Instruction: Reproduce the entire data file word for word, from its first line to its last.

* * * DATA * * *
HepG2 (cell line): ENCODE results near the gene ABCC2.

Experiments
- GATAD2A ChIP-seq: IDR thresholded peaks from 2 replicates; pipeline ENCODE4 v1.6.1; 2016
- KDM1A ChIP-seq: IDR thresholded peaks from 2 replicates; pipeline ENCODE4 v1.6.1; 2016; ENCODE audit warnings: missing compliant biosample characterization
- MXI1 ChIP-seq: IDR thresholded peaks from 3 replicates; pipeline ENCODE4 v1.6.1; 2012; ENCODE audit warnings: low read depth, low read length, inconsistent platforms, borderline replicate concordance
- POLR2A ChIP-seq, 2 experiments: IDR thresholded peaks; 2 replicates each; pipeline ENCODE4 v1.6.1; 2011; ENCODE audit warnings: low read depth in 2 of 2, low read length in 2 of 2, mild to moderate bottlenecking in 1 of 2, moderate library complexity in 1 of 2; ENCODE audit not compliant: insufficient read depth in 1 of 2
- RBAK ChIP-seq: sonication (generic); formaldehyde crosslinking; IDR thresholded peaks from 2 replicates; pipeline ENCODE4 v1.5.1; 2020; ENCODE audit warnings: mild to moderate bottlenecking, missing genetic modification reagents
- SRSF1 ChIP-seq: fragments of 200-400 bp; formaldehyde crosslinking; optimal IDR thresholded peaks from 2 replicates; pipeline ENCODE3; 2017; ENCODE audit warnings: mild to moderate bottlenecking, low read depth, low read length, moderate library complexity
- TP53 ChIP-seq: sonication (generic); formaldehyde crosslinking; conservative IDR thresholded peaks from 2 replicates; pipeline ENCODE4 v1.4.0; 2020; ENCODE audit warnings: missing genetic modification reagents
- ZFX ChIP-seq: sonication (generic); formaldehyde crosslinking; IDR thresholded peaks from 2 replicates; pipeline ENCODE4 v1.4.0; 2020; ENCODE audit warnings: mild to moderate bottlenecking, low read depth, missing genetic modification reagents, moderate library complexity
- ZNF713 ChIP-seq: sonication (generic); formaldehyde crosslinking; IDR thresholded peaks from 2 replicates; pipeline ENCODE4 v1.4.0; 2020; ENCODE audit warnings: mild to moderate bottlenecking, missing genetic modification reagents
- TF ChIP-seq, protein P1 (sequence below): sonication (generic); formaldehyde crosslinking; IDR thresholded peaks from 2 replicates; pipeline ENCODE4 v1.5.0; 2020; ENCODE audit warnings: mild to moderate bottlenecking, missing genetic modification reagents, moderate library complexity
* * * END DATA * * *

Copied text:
HepG2 (cell line): ENCODE results near the gene ABCC2.

Experiments
- GATAD2A ChIP-seq: IDR thresholded peaks from 2 replicates; pipeline ENCODE4 v1.6.1; 2016
- KDM1A ChIP-seq: IDR thresholded peaks from 2 replicates; pipeline ENCODE4 v1.6.1; 2016; ENCODE audit warnings: missing compliant biosample characterization
- MXI1 ChIP-seq: IDR thresholded peaks from 3 replicates; pipeline ENCODE4 v1.6.1; 2012; ENCODE audit warnings: low read depth, low read length, inconsistent platforms, borderline replicate concordance
- POLR2A ChIP-seq, 2 experiments: IDR thresholded peaks; 2 replicates each; pipeline ENCODE4 v1.6.1; 2011; ENCODE audit warnings: low read depth in 2 of 2, low read length in 2 of 2, mild to moderate bottlenecking in 1 of 2, moderate library complexity in 1 of 2; ENCODE audit not compliant: insufficient read depth in 1 of 2
- RBAK ChIP-seq: sonication (generic); formaldehyde crosslinking; IDR thresholded peaks from 2 replicates; pipeline ENCODE4 v1.5.1; 2020; ENCODE audit warnings: mild to moderate bottlenecking, missing genetic modification reagents
- SRSF1 ChIP-seq: fragments of 200-400 bp; formaldehyde crosslinking; optimal IDR thresholded peaks from 2 replicates; pipeline ENCODE3; 2017; ENCODE audit warnings: mild to moderate bottlenecking, low read depth, low read length, moderate library complexity
- TP53 ChIP-seq: sonication (generic); formaldehyde crosslinking; conservative IDR thresholded peaks from 2 replicates; pipeline ENCODE4 v1.4.0; 2020; ENCODE audit warnings: missing genetic modification reagents
- ZFX ChIP-seq: sonication (generic); formaldehyde crosslinking; IDR thresholded peaks from 2 replicates; pipeline ENCODE4 v1.4.0; 2020; ENCODE audit warnings: mild to moderate bottlenecking, low read depth, missing genetic modification reagents, moderate library complexity
- ZNF713 ChIP-seq: sonication (generic); formaldehyde crosslinking; IDR thresholded peaks from 2 replicates; pipeline ENCODE4 v1.4.0; 2020; ENCODE audit warnings: mild to moderate bottlenecking, missing genetic modification reagents
- TF ChIP-seq, protein P1 (sequence below): sonication (generic); formaldehyde crosslinking; IDR thresholded peaks from 2 replicates; pipeline ENCODE4 v1.5.0; 2020; ENCODE audit warnings: mild to moderate bottlenecking, missing genetic modification reagents, moderate library complexity